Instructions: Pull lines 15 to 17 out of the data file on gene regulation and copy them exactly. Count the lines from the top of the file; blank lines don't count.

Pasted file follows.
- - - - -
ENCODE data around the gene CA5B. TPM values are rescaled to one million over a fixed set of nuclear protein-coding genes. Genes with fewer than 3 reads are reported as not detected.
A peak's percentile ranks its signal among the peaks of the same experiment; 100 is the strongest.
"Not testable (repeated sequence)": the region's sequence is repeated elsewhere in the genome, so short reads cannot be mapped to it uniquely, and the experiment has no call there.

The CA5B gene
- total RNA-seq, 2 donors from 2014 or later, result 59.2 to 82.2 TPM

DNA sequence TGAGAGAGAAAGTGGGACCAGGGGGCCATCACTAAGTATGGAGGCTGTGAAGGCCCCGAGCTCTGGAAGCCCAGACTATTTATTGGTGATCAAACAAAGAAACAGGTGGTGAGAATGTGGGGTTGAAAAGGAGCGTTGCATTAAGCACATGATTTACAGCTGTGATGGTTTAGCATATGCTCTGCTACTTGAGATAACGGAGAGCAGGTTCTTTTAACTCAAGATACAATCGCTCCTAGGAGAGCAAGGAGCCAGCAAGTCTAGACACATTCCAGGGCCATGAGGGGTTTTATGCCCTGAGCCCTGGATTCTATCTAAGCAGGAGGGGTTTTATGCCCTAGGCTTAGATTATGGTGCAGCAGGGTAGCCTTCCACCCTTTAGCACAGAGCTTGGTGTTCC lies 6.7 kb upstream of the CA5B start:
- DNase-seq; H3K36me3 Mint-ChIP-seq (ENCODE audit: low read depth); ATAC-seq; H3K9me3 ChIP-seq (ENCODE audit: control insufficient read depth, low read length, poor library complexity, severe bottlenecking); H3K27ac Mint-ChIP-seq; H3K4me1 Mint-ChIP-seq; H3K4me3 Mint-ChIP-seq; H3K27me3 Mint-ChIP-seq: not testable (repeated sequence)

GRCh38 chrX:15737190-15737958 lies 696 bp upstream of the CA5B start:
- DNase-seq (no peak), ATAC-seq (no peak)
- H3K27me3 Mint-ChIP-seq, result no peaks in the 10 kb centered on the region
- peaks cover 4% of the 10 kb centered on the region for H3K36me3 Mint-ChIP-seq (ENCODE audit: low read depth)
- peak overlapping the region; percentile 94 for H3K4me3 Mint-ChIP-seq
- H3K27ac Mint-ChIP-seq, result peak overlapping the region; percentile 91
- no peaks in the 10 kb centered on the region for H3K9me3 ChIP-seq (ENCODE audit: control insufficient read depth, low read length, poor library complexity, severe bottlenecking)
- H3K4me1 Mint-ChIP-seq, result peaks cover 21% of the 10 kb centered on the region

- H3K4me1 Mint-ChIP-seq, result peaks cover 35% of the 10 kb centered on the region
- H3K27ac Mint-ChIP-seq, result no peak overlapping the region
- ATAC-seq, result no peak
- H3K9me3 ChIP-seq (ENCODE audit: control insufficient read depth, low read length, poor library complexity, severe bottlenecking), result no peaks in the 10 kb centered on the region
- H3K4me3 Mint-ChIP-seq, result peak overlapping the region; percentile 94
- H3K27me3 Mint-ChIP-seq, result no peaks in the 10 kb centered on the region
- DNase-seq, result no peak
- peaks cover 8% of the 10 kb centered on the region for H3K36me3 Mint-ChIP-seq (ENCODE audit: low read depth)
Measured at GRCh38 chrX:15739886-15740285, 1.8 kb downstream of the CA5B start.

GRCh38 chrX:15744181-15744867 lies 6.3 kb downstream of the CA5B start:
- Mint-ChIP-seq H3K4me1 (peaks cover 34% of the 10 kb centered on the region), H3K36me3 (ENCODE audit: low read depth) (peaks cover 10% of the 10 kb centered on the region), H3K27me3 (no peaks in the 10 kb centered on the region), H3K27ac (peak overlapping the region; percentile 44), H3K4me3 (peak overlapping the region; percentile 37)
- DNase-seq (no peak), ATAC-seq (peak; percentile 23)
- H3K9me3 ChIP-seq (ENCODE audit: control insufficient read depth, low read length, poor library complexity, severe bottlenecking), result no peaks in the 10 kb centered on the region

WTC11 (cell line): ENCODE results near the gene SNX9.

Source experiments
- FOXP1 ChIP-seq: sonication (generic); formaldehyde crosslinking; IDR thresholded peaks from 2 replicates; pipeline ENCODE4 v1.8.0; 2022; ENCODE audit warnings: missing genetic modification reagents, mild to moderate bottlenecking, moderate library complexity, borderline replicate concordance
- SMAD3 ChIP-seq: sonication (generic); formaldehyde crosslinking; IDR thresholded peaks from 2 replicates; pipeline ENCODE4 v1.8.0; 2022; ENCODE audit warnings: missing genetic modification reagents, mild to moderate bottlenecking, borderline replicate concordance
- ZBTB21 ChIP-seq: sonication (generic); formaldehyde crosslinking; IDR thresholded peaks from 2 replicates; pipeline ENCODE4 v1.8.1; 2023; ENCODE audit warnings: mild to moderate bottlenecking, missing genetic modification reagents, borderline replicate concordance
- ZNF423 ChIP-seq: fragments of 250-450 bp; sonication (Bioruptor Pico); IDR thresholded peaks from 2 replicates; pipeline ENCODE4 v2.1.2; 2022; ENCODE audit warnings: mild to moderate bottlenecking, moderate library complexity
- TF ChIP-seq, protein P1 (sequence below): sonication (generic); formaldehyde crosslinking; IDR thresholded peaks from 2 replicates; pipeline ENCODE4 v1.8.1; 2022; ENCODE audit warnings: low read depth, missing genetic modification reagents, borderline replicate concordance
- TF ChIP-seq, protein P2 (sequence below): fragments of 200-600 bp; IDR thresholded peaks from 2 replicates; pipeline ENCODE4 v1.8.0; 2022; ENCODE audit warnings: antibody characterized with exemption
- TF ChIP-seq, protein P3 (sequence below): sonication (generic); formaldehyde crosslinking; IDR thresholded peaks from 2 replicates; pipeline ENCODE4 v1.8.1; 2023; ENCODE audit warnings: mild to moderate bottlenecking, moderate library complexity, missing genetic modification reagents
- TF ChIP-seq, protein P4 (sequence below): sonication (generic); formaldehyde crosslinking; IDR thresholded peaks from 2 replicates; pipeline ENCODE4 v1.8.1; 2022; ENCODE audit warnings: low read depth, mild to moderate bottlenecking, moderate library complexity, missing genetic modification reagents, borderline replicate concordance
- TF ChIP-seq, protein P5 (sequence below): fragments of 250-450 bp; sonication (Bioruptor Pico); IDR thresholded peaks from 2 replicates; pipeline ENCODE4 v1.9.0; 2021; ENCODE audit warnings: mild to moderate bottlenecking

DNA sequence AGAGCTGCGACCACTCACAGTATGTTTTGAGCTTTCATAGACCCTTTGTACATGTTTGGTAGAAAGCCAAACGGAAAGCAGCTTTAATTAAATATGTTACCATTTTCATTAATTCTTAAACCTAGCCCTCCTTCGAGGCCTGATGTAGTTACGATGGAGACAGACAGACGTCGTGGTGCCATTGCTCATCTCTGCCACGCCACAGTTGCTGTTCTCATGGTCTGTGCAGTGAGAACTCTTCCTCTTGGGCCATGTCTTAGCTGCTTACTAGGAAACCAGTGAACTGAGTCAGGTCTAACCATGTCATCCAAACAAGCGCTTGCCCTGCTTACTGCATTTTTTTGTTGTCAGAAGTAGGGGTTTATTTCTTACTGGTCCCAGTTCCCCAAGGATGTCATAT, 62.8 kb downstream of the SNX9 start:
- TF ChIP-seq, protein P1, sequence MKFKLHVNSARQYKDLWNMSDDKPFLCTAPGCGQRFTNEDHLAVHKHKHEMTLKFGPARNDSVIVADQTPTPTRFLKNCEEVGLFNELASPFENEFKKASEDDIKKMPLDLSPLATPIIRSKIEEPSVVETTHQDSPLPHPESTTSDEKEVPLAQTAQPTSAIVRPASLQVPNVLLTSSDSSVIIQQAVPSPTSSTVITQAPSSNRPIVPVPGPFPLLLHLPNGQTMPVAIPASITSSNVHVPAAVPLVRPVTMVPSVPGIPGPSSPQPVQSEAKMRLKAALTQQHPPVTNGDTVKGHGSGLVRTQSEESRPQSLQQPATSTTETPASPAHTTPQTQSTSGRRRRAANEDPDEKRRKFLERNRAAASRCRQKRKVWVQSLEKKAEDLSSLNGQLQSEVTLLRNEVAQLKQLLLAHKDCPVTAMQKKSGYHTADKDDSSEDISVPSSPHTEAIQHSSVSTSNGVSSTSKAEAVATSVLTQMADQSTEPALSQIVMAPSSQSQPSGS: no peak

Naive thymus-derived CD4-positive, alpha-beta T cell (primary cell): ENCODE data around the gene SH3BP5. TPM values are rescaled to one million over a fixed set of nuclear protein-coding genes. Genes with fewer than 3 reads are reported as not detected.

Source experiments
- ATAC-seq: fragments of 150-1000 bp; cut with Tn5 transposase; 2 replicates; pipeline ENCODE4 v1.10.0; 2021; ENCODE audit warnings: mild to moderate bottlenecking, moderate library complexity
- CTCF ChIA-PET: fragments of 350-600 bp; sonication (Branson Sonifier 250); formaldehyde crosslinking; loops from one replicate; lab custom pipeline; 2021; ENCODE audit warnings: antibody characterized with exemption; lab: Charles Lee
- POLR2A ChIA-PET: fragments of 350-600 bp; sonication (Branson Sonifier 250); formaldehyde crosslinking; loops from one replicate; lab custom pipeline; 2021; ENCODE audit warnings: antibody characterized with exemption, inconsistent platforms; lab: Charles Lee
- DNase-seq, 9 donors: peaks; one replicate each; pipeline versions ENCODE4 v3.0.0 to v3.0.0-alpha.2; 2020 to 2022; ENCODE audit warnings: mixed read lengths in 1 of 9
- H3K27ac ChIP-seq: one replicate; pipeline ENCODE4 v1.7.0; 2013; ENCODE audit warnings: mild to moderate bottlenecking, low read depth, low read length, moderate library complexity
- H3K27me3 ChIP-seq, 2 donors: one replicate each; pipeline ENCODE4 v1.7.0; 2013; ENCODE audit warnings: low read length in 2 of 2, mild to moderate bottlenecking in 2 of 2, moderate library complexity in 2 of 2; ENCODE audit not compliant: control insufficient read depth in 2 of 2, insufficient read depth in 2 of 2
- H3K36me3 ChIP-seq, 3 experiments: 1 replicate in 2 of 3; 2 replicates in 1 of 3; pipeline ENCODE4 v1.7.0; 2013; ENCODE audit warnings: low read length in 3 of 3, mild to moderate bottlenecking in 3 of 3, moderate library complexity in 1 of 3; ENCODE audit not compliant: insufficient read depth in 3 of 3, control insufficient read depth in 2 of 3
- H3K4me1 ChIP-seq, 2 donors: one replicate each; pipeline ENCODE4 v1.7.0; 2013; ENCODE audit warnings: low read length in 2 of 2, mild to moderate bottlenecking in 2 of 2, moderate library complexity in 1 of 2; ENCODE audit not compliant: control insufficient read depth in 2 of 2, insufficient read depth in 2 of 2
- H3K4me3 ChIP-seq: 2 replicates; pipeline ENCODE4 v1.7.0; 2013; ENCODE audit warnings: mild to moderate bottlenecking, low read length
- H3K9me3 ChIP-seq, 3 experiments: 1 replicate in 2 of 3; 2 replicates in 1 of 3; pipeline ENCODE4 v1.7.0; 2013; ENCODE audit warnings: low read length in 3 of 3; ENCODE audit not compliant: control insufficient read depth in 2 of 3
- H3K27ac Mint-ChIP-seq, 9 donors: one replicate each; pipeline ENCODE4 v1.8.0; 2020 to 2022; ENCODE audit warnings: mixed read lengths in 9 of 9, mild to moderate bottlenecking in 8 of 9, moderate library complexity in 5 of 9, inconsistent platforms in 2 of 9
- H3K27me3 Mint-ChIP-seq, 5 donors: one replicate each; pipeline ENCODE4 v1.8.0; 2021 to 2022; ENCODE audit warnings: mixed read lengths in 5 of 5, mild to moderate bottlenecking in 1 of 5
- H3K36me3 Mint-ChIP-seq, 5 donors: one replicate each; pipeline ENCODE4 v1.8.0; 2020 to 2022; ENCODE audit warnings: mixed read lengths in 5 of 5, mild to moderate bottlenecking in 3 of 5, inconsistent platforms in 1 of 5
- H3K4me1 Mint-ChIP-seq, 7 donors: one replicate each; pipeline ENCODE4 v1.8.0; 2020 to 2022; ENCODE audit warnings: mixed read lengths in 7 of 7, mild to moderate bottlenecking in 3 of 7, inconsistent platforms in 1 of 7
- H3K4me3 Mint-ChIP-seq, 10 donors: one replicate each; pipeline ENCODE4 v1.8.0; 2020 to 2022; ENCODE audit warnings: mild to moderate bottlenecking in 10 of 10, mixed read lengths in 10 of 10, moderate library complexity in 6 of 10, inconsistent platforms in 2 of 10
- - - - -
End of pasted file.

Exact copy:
- H3K4me1 Mint-ChIP-seq, result peaks cover 21% of the 10 kb centered on the region

- H3K4me1 Mint-ChIP-seq, result peaks cover 35% of the 10 kb centered on the region
- H3K27ac Mint-ChIP-seq, result no peak overlapping the region